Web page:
Florence Findlay White
National Care Advisor
Diabetes UK Northern Ireland
What does your job entail?
My role at Diabetes UK Northern Ireland has several elements. I am the primary link between Diabetes UK and healthcare professionals in Northern Ireland and I sit on several steering groups and networks with multi-disciplinary teams involved in diabetes care.
I am the main contact for all calls that come in through Careline, Diabetes UK’s telephone advice line, which involves giving practical and emotional advice to people who have diabetes and signposting them to useful information and support sources.
I also help callers to understand and negotiate the health service, something which can be quite daunting for people not involved in this sector. I arrange diabetes awareness presentations and training for people involved in caring professions and I deliver and promote structured diabetes education which is something I’m very passionate about as it is so valuable to people with diabetes.
I work closely with the team involved in delivering Diabetes UK’s campaigns in Northern Ireland and my input would be from a health perspective. We will be launching a children’s campaign this week which aims to raise awareness of the signs and symptoms of Type 1 diabetes and improve outcomes for children and young people living with the condition.
Is it 9-5?
It’s mainly 9-5 but I would do occasional evening and weekend work- particularly when meeting with healthcare professionals as very often it is difficult for them to schedule meetings during the day due to patient appointments, for instance.
How did you get into this line of work?
I trained as a nurse, specialising in general and psychiatric nursing and health visiting, and I spent time working as a ward sister back in Glasgow. But I actually got into diabetes a bit by accident after seeing a job advertised!
Outline your career to date?
After working for several years as a ward sister, I took a career break for a year while my children were still small and it was during this time that I applied for a job as a diabetes specialist nurse.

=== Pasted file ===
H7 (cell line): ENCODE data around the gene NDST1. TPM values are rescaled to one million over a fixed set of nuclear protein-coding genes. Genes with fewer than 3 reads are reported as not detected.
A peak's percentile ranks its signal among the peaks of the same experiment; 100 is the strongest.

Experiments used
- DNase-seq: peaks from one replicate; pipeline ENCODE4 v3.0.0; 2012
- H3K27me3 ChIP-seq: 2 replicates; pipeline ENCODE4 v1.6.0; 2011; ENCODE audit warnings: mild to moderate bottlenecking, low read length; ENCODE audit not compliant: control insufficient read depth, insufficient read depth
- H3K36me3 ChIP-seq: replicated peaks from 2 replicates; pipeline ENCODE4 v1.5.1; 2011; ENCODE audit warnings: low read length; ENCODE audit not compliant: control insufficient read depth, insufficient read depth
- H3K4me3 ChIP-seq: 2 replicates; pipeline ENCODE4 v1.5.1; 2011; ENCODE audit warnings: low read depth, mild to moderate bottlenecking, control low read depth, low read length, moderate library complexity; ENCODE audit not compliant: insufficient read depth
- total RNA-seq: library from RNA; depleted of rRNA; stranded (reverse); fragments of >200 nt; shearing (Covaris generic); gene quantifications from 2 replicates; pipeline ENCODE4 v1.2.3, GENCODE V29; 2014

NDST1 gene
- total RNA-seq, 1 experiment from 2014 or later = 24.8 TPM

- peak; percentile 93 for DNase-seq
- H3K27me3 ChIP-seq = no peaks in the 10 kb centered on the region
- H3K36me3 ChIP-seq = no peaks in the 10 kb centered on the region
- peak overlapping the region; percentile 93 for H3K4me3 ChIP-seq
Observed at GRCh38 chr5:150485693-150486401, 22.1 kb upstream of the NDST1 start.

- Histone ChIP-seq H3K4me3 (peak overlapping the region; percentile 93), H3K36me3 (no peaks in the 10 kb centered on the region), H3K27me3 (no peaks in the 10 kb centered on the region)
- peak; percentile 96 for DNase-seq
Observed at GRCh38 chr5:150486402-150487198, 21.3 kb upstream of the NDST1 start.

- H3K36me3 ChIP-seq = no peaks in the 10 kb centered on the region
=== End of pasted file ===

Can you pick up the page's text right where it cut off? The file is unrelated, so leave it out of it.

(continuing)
Within a few weeks of starting the job I was hooked as I realised what a complex condition diabetes was, particularly the psychological side to it.
I spent the next 20 years working as a diabetes specialist nurse in Glasgow and then moved to Northern Ireland where I began my current role. I had spent such a long time working in the NHS in Scotland, and wanted a new challenge.
I had previously been involved in a project to implement structured diabetes education and I really liked the idea of a more project- orientated role within diabetes.
Tell us about your qualifications/training
I trained as a nurse and also have a post graduate diploma in counselling and a master of philosophy in research which focused on the experiences of people with Type 1 diabetes and empowerment.
What qualities are required for your job - personal and professional?
Professionally, you need a good understanding of how the health service works and how multi-disciplinary teams operate. On a personal level good people skills and enthusiasm are key as networking and meeting people are a big part of the job. Empathy and discretion are also very important as often I deal with sensitive cases where people can be distressed or finding it difficult to manage their diabetes.
What are the biggest challenges and rewards of your work?
Resistance or obstacles to change can sometimes be a challenge and sometimes projects can take a long time to produce outcomes. But the challenges are worthwhile when you know you’ve made a difference to someone on a one-to-one call or helped someone to better understand their diabetes. I also find being part of a collaborative team very rewarding, especially when different parties come together to produce a positive solution.
What do you like to do in your spare time?
I like to exercise and spend a lot of time running. I’m currently training for the 2013 London Marathon which I’m running for Diabetes UK. I also love to travel and it’s my aim to visit every continent.
Tell us an interesting fact about yourself
I’ve climbed Kilimanjaro and I sang in the English chamber choir which backed the orchestral version of the rock opera, Tommy, by the Who.
Who has inspired you most in your life?
Professor Bob Anderson from the University of Michigan for all the work he has done in relation to patient- centred care in diabetes.